The authors describe the ethical considerations underlying the inclusion of mental health services into a prioritized health care system. The Oregon Health Plan is a process for defining and delivering basic health services to an entire state. As the plan was developed, the mental health community needed to decide whether or not to participate in the process and, if so, how. Lengthy discussions among mental health consumers, family members, and providers led to a strategy that emphasized the integration of mental (...) health and chemical dependency services into a comprehensive and universal health care program. This approach appears to have achieved relative parity for mental health. (shrink)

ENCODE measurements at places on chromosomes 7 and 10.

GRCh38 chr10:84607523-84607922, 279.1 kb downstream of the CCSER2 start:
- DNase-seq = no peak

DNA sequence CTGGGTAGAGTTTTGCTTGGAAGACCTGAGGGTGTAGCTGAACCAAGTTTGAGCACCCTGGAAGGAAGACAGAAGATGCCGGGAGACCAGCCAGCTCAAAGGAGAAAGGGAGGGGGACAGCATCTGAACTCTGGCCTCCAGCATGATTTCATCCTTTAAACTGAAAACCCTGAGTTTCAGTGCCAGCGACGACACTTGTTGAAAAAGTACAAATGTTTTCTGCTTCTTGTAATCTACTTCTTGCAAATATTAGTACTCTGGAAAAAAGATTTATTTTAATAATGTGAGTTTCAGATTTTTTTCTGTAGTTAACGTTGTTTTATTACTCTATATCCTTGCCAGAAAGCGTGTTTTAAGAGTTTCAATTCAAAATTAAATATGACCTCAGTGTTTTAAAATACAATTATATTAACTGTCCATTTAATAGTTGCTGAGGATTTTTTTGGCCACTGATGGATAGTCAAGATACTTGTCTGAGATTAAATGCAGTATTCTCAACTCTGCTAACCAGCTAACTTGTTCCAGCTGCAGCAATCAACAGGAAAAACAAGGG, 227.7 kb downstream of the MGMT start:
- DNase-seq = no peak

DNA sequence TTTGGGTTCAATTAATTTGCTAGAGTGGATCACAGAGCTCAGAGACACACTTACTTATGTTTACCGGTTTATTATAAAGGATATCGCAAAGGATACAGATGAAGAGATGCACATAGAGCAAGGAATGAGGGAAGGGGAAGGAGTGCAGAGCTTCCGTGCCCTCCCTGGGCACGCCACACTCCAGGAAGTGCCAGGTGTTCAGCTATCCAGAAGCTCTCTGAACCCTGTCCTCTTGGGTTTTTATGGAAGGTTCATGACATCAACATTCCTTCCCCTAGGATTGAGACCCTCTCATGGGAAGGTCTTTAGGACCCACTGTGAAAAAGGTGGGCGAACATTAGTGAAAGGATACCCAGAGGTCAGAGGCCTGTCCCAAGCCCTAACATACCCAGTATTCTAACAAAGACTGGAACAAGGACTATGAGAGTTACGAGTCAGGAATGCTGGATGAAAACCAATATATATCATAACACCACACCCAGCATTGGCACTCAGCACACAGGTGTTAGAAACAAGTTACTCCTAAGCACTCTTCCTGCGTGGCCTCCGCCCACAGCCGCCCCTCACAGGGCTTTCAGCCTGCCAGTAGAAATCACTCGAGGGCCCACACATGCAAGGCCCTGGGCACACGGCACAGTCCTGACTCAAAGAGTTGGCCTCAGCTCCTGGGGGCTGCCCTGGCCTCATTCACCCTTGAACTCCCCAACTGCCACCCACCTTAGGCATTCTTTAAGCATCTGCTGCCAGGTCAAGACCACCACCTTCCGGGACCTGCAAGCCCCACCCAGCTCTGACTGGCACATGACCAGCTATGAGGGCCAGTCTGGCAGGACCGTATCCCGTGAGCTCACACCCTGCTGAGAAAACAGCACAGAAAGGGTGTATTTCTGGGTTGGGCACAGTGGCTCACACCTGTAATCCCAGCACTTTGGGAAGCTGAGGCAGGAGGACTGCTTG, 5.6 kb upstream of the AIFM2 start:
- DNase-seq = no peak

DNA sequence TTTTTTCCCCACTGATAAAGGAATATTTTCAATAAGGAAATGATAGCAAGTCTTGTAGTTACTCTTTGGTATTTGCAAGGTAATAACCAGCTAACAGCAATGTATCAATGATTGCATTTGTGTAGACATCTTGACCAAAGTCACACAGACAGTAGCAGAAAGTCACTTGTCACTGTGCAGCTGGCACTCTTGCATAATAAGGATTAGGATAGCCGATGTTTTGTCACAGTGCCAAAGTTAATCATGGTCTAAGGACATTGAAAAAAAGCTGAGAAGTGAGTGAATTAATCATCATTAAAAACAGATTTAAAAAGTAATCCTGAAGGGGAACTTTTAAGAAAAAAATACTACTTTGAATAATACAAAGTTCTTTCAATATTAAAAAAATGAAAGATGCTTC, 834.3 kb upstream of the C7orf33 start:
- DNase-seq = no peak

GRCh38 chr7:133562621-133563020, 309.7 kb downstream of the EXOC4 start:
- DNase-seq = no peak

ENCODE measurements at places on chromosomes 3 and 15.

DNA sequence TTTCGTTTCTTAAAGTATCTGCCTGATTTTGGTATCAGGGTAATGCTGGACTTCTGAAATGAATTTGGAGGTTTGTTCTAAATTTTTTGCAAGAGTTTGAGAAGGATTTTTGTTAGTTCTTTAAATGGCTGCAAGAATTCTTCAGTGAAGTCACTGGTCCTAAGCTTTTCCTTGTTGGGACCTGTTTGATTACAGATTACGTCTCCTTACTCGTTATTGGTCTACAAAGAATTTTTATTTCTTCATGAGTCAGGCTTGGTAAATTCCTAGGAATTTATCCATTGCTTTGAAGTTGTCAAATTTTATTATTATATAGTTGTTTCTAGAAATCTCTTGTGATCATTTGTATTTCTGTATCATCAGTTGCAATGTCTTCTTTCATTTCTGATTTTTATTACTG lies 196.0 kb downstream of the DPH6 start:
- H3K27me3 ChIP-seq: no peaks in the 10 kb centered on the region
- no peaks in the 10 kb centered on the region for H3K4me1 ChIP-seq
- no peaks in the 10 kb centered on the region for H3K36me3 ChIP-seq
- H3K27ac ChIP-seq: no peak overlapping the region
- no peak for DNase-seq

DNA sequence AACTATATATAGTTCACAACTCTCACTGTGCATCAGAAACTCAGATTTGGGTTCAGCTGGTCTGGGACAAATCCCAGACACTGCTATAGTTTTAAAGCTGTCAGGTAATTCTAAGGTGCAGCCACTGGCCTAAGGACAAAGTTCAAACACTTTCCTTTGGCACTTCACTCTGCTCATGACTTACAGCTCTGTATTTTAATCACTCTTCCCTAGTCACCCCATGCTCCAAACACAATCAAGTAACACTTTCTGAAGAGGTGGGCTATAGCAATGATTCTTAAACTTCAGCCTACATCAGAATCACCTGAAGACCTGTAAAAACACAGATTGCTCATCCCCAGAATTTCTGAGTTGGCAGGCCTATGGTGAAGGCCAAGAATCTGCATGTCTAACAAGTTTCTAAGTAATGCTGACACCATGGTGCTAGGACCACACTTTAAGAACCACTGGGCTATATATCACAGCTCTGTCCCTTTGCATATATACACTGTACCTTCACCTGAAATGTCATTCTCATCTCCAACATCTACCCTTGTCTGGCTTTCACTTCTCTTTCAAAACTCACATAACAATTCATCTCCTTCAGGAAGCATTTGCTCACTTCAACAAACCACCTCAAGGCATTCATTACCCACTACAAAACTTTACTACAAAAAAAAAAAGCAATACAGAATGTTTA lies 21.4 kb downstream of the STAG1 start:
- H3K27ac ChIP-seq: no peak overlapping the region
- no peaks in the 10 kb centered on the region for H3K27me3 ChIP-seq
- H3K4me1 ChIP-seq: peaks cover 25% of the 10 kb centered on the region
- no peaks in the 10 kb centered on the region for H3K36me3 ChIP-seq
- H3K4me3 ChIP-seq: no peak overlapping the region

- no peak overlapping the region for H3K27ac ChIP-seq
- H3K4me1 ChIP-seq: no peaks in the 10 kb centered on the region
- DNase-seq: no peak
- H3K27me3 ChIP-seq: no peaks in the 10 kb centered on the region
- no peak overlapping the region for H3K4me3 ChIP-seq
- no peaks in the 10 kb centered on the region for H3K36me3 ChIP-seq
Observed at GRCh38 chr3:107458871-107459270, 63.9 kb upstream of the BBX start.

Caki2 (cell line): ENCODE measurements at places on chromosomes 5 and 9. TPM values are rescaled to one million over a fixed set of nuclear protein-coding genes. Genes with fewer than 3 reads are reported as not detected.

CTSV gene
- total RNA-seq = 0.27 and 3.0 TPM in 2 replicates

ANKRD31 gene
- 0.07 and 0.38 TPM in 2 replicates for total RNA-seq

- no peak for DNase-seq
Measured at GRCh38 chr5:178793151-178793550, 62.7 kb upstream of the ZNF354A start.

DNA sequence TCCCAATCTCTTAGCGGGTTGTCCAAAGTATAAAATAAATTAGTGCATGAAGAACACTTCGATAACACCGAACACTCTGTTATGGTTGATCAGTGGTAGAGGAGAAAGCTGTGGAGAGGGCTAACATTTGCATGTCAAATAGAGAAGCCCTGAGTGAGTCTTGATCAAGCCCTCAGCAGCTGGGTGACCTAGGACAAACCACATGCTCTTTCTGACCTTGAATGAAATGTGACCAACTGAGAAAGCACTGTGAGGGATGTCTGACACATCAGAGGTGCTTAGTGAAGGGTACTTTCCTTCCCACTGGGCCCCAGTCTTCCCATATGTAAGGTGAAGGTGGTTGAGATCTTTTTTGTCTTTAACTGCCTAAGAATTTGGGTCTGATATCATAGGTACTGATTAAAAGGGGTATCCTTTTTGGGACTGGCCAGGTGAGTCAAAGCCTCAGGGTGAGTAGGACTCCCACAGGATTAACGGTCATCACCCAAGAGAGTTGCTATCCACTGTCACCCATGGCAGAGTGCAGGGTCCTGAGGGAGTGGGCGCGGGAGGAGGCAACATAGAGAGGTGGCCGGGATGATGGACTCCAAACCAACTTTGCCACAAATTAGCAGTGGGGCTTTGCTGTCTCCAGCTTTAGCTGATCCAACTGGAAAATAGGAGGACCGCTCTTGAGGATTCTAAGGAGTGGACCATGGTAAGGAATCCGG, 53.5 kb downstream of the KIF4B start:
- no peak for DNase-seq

In lieu of an abstract, here is a brief excerpt of the content:BOOK REVIEWS 127 seems to imply. Of course, this critique can easily be dismissed as asking for a book that Krieger did not wish to write. His method has produced important results, for Krieger has discerned developmental trends overlooked by others. Otherwise, the only area that I think needs further discussion is Ranke's conception of the nature and function of science. Krieger seems to imply that science automatically means (...) a nomological approach modeled upon the mechanical physical sciences. But Ranke was nourished in an atmosphere where science was often equated with Naturphilosophie. Certainly, Ranke's language is filled with images and terms popularized by Naturphilosophen. Ranke's quest for a science of history may fit very nicely with the ideal dimension of his thought if the science that he is talking about is analogous to Naturphilosophie. It may turn out that the basic polarity in Ranke's idea of history is an analytic construct that has little meaning for Ranke's own intentions. Krieger ends his study with a chapter devoted to the meaning of Ranke's work for modem historiography. It is the dialectical synthesis of the whole study. After recapitulating Ranke's achievements, Krieger then emphasizes the breach that separates Ranke from our conceptual world. We no longer share Ranke's beliefs or values. In fact, for most of us "he must seem simply archaic, and the more he is himself historically restored the more archaic he must seem" (p. 355). For the reader who had to struggle through this difficult book and to contend with Professor Krieger's passion for complex dependent clauses, this announcement appears as a grand denouement. But the shock is only temporary. Krieger's assertion of the differences that separate Ranke from us serves as a warning to those who still take Ranke's approach as an objective model for historical reconstruction. The deeper meaning of Ranke's view of history is the affirmation of history as an autonomous and independent form of knowledge. "History is an inimitable way of rendering comprehensible modes of humanity which must otherwise be incomprehensible" (p. 356). This form of knowledge, which is devoted "to the actual but equipped with a language of common sense organized around the categorical," proceedes by arranging things along a time line (p. 357). Here Krieger launches a spirited counterattack against those modem theorists who have questioned the viability of history as an independent form of knowledge or who have minimized the importance of developmental analysis, preferring instead to concentrate upon relatively static deep structures. Krieger's study affirms Ranke's project in its most general sense; that history is a cumulative logic of the actual, "the meeting ground of philosophy, science, and cataclysmic experience" (p. 356). And it serves, at the same time, as a positive demonstration that a developmental analysis does impart knowledge that other approaches cannot achieve. In this sense, Krieger's masterful study of Ranke reaffirms Ranke's central position as a founding father of modem historical thought. PETER HANNS REILL University of California, Los Angeles Arthur Quinn. The Confidence of British Philosophers:An Essay in Historical Narrative. Leiden: E. J. Brill, 1977. Pp. xii + 289. Gld. 80. This is a remarkable book. Almost all of it is a study, very well researched and presented, of four major English philosophical movements: Newtonians, the Utilitarians, the Oxford Hegelians, and the Russell, G. E. Moore, and Whitehead group. The study shows the initial enthusiasm, optimism, and confidence of each of the groups. Each believed that it had found a way to solve the intellectual and perhaps moral and social problems of mankind. As each movement developed, the confidence slowly eroded when philosophical problems and difficulties failed to disappear. The picture Quinn presents of these movements is very interesting. He has grouped together 128 HISTORY OF PHILOSOPHY much detail that makes us see the original intentions of the leaders of each of these movements. He also deftly shows how as stumbling blocks arose each movement lowered its goals and began to fade. Employing a very wide range of printed sources, Quinn presents a series of convincing vignettes, and in so doing be often reveals features of these movements that have been... (shrink)